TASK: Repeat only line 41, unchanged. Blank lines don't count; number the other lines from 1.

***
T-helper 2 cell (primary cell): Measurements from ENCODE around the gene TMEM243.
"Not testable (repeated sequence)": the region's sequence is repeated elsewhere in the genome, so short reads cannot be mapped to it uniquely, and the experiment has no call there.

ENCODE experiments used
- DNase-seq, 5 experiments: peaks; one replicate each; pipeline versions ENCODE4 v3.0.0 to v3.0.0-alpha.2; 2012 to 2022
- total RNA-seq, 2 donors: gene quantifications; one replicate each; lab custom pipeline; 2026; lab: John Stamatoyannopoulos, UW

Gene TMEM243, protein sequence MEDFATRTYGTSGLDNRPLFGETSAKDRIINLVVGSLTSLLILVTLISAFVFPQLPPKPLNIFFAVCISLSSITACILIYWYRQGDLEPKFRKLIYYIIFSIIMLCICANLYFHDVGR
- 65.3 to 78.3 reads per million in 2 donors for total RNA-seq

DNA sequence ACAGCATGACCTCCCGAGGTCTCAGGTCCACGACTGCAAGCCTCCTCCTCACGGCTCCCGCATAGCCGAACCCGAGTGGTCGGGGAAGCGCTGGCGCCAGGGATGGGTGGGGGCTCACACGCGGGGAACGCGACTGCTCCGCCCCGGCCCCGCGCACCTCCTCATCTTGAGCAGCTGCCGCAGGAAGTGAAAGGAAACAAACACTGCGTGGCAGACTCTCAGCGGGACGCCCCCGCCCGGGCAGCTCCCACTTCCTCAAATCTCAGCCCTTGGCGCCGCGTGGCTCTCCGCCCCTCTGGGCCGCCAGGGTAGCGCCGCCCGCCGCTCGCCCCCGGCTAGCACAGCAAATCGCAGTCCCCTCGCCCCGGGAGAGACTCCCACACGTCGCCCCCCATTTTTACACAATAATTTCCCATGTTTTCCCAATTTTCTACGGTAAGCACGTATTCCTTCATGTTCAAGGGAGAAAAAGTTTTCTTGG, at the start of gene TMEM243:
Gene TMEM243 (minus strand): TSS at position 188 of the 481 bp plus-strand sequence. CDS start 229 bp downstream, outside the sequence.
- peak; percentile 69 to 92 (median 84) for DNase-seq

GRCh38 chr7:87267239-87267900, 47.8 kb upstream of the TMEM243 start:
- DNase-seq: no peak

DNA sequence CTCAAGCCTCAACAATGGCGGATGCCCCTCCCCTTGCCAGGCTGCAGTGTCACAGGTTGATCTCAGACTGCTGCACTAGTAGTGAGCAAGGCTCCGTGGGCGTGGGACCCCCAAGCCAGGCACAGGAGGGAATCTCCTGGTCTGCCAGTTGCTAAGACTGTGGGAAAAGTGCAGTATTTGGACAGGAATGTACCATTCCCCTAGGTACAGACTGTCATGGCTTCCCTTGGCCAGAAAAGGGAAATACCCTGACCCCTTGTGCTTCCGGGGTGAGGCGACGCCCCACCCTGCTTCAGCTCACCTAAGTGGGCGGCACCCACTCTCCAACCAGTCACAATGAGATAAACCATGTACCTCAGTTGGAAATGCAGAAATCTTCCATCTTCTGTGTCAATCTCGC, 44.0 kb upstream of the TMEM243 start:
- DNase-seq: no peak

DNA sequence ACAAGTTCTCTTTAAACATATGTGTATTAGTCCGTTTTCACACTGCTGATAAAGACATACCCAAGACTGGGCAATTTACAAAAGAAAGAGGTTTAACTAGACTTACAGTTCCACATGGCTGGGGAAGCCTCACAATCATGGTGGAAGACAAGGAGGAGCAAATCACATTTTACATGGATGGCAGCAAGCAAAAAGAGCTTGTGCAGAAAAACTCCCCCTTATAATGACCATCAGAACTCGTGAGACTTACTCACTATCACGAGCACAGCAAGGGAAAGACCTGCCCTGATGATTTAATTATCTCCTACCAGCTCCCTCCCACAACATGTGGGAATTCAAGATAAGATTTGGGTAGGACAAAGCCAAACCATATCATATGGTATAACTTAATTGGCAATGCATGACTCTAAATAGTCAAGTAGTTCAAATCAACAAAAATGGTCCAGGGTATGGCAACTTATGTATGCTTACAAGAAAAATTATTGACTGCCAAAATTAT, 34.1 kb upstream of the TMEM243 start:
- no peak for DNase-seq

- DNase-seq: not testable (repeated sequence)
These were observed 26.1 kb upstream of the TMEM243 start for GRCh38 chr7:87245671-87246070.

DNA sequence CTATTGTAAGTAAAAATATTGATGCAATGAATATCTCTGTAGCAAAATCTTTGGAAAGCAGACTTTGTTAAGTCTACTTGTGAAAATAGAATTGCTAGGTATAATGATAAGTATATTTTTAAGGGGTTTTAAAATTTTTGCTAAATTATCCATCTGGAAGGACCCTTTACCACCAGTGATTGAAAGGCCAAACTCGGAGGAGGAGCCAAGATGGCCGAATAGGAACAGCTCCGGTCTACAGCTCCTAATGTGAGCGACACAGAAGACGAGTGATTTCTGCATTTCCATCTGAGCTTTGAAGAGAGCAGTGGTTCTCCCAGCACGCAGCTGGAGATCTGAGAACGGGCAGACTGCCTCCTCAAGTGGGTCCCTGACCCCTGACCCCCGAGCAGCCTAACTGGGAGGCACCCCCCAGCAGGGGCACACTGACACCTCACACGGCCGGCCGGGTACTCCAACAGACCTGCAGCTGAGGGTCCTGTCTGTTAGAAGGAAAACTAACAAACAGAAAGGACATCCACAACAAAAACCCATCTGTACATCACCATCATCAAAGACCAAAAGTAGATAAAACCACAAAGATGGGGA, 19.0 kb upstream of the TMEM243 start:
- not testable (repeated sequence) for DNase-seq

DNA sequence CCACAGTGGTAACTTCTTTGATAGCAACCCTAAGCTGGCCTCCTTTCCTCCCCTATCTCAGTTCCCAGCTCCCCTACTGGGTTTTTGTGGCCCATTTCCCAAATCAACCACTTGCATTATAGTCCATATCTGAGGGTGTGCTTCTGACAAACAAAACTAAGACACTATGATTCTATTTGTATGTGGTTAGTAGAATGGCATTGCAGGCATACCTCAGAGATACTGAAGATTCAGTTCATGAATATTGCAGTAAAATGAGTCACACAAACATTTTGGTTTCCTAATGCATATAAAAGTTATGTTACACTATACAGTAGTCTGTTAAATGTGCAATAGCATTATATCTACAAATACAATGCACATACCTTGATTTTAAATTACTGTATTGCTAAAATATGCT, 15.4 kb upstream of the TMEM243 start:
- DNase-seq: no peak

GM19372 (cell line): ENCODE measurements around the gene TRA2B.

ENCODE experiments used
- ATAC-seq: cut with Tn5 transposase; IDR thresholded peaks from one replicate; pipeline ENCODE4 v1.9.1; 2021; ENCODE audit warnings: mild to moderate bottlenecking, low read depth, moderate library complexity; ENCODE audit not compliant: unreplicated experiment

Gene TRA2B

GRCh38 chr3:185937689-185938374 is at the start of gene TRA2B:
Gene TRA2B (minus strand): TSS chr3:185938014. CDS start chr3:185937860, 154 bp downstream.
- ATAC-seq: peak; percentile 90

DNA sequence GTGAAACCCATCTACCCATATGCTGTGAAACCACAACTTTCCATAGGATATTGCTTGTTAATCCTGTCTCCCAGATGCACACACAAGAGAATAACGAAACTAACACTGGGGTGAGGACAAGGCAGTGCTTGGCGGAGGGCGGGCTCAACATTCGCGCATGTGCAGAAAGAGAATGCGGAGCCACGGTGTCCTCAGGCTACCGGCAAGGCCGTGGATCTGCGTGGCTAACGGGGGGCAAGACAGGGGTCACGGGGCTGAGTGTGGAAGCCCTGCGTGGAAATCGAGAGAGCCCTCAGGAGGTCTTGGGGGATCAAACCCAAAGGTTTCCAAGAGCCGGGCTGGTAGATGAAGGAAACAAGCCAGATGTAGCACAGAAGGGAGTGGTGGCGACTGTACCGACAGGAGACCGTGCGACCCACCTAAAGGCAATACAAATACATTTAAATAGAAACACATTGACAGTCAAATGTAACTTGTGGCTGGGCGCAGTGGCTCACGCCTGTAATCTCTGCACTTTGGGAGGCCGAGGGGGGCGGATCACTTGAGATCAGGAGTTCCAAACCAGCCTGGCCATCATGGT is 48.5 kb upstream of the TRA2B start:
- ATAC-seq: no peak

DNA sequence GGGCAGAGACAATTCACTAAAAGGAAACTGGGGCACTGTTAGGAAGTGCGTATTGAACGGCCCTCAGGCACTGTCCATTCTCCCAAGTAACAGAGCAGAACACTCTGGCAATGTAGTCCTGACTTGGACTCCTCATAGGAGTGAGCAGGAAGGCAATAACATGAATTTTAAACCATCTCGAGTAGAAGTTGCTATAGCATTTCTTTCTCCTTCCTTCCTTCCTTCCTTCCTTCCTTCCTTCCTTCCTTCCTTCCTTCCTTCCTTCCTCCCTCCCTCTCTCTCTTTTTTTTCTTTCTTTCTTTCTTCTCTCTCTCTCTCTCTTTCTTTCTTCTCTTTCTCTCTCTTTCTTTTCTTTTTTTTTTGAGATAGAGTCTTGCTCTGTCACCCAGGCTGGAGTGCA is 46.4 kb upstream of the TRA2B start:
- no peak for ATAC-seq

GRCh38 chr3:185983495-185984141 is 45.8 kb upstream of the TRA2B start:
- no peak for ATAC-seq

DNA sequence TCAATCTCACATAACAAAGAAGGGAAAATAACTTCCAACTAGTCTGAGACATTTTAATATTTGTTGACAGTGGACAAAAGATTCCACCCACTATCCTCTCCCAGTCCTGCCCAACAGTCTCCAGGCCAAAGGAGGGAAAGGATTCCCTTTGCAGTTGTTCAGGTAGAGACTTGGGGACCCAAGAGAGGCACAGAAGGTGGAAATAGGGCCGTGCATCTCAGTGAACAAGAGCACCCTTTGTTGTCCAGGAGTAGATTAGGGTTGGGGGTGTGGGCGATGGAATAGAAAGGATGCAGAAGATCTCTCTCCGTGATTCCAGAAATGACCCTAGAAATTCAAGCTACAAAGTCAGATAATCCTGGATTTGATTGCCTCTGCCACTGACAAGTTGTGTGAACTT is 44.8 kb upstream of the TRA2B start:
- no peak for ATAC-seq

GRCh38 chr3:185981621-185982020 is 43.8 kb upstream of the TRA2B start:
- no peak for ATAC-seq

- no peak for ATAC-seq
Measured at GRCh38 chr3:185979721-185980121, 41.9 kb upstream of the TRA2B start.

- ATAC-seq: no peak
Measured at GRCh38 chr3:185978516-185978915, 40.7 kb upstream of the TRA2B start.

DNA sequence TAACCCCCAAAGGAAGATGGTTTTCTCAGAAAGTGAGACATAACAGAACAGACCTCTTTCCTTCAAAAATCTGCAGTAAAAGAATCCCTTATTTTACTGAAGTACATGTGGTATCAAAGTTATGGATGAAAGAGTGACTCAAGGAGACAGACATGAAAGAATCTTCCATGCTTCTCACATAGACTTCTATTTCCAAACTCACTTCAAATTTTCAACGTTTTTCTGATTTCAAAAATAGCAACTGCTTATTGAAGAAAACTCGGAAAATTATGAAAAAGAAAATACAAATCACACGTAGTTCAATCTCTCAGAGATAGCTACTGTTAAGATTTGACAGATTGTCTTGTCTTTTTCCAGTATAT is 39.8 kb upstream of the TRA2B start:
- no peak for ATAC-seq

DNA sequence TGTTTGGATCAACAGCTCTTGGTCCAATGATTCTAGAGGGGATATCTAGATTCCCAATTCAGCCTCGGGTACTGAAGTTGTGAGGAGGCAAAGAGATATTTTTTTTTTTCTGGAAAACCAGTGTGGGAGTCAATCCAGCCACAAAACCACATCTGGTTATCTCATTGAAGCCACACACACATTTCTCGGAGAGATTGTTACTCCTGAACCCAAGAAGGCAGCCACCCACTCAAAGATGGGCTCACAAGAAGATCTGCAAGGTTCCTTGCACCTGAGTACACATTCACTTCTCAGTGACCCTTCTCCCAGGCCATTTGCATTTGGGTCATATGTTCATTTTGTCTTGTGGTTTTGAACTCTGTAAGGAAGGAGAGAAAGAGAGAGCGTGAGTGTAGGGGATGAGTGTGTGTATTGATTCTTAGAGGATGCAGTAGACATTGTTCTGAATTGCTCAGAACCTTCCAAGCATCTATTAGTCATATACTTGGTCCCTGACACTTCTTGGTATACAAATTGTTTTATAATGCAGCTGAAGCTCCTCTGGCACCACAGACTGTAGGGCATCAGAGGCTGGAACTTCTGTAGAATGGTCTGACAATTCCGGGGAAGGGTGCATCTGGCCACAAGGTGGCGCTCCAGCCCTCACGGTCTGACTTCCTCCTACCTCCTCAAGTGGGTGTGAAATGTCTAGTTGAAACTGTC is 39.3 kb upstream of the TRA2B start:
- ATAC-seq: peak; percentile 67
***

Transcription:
Measured at GRCh38 chr3:185979721-185980121, 41.9 kb upstream of the TRA2B start.